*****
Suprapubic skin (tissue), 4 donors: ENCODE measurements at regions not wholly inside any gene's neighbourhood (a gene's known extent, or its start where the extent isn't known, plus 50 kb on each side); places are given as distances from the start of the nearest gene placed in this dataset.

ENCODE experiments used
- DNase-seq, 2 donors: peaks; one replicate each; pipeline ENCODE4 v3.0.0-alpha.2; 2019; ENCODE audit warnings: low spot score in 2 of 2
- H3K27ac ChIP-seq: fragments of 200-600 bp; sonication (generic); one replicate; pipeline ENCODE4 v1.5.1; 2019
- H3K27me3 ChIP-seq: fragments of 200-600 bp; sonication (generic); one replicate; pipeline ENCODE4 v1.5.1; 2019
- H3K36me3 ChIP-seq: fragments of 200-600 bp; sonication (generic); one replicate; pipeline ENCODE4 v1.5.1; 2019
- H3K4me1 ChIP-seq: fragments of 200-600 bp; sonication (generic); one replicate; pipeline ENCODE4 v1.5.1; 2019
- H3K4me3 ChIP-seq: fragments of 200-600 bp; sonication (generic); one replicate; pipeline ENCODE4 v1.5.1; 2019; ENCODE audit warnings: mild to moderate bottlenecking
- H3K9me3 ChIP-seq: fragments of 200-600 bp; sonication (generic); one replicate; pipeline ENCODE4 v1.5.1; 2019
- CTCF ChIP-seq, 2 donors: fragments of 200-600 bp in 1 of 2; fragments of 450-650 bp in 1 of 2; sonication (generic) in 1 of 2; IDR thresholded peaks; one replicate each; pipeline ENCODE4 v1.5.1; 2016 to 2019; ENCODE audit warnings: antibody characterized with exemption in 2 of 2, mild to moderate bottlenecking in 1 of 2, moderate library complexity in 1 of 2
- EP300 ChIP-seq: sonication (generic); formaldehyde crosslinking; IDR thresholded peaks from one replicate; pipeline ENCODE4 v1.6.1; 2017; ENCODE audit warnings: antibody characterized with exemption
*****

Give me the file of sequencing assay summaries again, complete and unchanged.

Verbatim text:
Suprapubic skin (tissue), 4 donors: ENCODE measurements at regions not wholly inside any gene's neighbourhood (a gene's known extent, or its start where the extent isn't known, plus 50 kb on each side); places are given as distances from the start of the nearest gene placed in this dataset.

ENCODE experiments used
- DNase-seq, 2 donors: peaks; one replicate each; pipeline ENCODE4 v3.0.0-alpha.2; 2019; ENCODE audit warnings: low spot score in 2 of 2
- H3K27ac ChIP-seq: fragments of 200-600 bp; sonication (generic); one replicate; pipeline ENCODE4 v1.5.1; 2019
- H3K27me3 ChIP-seq: fragments of 200-600 bp; sonication (generic); one replicate; pipeline ENCODE4 v1.5.1; 2019
- H3K36me3 ChIP-seq: fragments of 200-600 bp; sonication (generic); one replicate; pipeline ENCODE4 v1.5.1; 2019
- H3K4me1 ChIP-seq: fragments of 200-600 bp; sonication (generic); one replicate; pipeline ENCODE4 v1.5.1; 2019
- H3K4me3 ChIP-seq: fragments of 200-600 bp; sonication (generic); one replicate; pipeline ENCODE4 v1.5.1; 2019; ENCODE audit warnings: mild to moderate bottlenecking
- H3K9me3 ChIP-seq: fragments of 200-600 bp; sonication (generic); one replicate; pipeline ENCODE4 v1.5.1; 2019
- CTCF ChIP-seq, 2 donors: fragments of 200-600 bp in 1 of 2; fragments of 450-650 bp in 1 of 2; sonication (generic) in 1 of 2; IDR thresholded peaks; one replicate each; pipeline ENCODE4 v1.5.1; 2016 to 2019; ENCODE audit warnings: antibody characterized with exemption in 2 of 2, mild to moderate bottlenecking in 1 of 2, moderate library complexity in 1 of 2
- EP300 ChIP-seq: sonication (generic); formaldehyde crosslinking; IDR thresholded peaks from one replicate; pipeline ENCODE4 v1.6.1; 2017; ENCODE audit warnings: antibody characterized with exemption